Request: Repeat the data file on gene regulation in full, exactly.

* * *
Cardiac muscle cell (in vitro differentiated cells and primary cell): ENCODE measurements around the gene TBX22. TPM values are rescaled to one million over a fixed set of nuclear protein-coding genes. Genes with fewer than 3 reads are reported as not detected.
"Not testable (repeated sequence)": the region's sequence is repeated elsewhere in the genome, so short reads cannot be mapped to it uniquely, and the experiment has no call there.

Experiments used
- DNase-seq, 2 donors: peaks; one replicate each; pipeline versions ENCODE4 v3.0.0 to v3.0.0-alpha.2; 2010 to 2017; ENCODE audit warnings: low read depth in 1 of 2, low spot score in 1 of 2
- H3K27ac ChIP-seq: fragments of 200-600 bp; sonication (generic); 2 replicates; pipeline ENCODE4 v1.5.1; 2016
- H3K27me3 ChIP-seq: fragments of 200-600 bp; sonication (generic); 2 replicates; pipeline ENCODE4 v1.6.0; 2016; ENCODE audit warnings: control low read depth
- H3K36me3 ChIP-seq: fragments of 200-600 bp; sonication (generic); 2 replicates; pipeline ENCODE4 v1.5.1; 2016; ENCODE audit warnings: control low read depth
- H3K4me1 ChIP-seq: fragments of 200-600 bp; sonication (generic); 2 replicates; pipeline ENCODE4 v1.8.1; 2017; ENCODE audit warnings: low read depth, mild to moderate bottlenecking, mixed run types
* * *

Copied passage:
Cardiac muscle cell (in vitro differentiated cells and primary cell): ENCODE measurements around the gene TBX22. TPM values are rescaled to one million over a fixed set of nuclear protein-coding genes. Genes with fewer than 3 reads are reported as not detected.
"Not testable (repeated sequence)": the region's sequence is repeated elsewhere in the genome, so short reads cannot be mapped to it uniquely, and the experiment has no call there.

Experiments used
- DNase-seq, 2 donors: peaks; one replicate each; pipeline versions ENCODE4 v3.0.0 to v3.0.0-alpha.2; 2010 to 2017; ENCODE audit warnings: low read depth in 1 of 2, low spot score in 1 of 2
- H3K27ac ChIP-seq: fragments of 200-600 bp; sonication (generic); 2 replicates; pipeline ENCODE4 v1.5.1; 2016
- H3K27me3 ChIP-seq: fragments of 200-600 bp; sonication (generic); 2 replicates; pipeline ENCODE4 v1.6.0; 2016; ENCODE audit warnings: control low read depth
- H3K36me3 ChIP-seq: fragments of 200-600 bp; sonication (generic); 2 replicates; pipeline ENCODE4 v1.5.1; 2016; ENCODE audit warnings: control low read depth
- H3K4me1 ChIP-seq: fragments of 200-600 bp; sonication (generic); 2 replicates; pipeline ENCODE4 v1.8.1; 2017; ENCODE audit warnings: low read depth, mild to moderate bottlenecking, mixed run types